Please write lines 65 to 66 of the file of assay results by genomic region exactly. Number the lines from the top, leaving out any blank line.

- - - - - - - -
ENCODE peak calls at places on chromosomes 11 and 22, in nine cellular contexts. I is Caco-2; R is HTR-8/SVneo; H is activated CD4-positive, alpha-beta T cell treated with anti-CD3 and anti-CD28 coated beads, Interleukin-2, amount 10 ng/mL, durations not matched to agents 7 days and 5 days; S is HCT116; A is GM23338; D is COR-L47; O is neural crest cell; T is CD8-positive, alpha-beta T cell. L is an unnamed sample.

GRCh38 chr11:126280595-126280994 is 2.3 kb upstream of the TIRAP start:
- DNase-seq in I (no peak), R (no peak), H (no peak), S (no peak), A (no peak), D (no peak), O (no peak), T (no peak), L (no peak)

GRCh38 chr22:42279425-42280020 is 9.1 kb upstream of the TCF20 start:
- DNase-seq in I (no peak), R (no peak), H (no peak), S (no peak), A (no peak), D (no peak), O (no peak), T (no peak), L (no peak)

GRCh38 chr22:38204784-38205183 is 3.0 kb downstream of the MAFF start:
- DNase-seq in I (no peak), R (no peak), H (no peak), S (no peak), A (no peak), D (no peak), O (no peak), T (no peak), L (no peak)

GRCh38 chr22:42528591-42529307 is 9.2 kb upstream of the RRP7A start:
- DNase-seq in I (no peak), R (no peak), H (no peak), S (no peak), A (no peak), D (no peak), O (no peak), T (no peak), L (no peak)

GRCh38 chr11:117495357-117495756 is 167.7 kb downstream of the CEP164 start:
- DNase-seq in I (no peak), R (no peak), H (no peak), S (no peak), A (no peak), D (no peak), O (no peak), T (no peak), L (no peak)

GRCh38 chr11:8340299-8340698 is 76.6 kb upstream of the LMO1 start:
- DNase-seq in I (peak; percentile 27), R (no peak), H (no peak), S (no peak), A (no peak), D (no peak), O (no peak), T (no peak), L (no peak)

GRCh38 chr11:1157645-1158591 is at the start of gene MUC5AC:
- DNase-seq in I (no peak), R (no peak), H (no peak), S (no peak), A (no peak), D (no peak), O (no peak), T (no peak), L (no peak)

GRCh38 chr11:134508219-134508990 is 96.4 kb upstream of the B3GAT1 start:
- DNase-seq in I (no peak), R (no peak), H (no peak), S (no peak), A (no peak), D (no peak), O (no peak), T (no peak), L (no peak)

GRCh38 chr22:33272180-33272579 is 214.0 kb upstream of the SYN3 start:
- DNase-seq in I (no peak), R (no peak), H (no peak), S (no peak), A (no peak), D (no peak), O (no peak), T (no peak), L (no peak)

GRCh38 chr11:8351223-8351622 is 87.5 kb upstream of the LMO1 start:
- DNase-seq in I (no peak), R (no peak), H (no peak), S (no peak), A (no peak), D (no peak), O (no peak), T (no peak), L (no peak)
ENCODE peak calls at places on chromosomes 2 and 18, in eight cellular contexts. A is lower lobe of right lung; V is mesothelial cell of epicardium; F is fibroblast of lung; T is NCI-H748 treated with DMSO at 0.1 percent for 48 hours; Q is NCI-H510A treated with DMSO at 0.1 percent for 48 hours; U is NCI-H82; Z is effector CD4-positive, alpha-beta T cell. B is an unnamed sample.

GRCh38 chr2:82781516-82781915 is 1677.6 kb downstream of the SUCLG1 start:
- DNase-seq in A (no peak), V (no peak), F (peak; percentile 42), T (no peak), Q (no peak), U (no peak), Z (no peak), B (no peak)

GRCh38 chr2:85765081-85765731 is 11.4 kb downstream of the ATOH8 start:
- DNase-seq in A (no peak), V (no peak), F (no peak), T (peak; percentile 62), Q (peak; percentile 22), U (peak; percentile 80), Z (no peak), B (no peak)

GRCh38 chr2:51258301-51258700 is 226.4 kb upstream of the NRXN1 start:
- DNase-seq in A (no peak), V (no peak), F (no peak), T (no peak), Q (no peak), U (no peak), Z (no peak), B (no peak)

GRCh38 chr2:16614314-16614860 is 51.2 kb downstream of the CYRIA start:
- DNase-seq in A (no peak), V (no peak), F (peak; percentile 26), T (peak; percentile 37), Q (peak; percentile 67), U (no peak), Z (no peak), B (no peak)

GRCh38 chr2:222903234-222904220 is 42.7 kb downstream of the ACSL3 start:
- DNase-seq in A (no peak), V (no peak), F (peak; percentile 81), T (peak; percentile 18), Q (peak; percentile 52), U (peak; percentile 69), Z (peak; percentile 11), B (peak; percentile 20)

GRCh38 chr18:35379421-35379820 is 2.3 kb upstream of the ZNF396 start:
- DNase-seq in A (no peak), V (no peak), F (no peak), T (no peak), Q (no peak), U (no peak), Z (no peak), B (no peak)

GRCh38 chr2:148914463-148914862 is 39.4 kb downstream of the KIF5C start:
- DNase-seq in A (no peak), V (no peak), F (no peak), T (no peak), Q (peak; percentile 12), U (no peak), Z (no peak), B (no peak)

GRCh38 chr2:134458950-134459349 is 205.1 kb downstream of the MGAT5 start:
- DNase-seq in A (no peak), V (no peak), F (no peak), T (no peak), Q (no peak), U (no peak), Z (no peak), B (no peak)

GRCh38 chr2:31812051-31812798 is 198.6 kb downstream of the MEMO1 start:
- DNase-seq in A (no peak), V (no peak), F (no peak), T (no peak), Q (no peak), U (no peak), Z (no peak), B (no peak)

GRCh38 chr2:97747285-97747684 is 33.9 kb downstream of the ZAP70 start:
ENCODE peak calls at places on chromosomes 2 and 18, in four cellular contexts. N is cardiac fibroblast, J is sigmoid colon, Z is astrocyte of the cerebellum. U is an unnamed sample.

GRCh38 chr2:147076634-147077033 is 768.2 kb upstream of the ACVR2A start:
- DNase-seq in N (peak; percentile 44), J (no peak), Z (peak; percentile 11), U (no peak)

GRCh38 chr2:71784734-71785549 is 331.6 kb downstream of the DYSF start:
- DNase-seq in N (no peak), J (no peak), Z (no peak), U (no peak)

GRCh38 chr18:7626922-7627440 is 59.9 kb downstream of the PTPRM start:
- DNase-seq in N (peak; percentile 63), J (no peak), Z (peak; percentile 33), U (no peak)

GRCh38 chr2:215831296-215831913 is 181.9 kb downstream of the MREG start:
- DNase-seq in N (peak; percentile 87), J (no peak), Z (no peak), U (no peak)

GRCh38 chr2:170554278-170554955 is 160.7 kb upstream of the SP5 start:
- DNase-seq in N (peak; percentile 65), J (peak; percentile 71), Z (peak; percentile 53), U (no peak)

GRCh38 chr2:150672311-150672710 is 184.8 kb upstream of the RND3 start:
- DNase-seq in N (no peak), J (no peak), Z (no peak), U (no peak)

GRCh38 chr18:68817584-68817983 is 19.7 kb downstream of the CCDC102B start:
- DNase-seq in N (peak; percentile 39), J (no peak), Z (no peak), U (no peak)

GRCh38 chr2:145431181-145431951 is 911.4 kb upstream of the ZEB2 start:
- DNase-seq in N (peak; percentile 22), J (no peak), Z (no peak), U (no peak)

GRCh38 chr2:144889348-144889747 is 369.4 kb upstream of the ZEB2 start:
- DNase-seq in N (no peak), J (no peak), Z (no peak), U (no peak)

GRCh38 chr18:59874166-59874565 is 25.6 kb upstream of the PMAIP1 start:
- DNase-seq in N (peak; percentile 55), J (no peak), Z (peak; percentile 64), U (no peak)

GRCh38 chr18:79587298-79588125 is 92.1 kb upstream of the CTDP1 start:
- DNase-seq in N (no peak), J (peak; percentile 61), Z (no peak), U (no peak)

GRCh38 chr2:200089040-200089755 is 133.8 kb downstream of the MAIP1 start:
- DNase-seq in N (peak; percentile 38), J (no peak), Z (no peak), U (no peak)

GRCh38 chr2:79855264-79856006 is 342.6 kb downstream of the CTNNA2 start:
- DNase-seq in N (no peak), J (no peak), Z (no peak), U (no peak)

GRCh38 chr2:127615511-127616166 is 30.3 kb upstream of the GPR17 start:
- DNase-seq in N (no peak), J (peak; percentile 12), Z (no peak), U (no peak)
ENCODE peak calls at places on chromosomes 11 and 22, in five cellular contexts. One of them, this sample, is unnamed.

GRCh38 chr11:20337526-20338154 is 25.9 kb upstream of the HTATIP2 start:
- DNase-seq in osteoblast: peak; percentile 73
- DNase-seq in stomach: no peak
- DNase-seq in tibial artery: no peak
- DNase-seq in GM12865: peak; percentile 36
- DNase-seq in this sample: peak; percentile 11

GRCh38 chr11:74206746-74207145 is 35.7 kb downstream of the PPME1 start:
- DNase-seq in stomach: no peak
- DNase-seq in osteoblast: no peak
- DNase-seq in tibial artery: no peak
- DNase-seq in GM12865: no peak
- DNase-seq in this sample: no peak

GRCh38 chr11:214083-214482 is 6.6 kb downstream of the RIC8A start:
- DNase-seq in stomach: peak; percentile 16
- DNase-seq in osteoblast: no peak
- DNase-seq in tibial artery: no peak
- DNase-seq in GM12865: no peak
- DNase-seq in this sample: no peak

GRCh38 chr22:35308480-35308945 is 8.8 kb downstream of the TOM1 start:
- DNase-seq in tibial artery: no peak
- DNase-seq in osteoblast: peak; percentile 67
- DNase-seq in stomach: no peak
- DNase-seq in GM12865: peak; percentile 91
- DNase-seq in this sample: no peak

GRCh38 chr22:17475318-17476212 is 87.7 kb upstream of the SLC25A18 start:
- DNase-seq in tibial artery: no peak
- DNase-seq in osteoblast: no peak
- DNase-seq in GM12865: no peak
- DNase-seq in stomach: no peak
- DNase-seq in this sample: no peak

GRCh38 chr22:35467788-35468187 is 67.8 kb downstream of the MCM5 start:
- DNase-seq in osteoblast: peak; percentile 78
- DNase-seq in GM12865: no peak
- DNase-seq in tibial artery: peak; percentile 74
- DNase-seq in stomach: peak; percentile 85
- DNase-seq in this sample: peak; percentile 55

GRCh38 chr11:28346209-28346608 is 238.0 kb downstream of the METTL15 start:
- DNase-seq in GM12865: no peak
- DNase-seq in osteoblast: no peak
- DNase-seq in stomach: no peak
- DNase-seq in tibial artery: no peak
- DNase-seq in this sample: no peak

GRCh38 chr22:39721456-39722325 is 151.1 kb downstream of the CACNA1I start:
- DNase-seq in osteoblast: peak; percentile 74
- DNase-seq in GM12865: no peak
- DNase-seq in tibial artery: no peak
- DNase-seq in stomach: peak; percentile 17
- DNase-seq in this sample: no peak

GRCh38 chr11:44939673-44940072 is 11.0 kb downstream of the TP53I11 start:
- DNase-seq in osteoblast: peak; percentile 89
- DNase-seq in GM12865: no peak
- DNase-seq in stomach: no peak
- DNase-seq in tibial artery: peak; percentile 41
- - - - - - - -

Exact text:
GRCh38 chr2:200089040-200089755 is 133.8 kb downstream of the MAIP1 start:
- DNase-seq in N (peak; percentile 38), J (no peak), Z (no peak), U (no peak)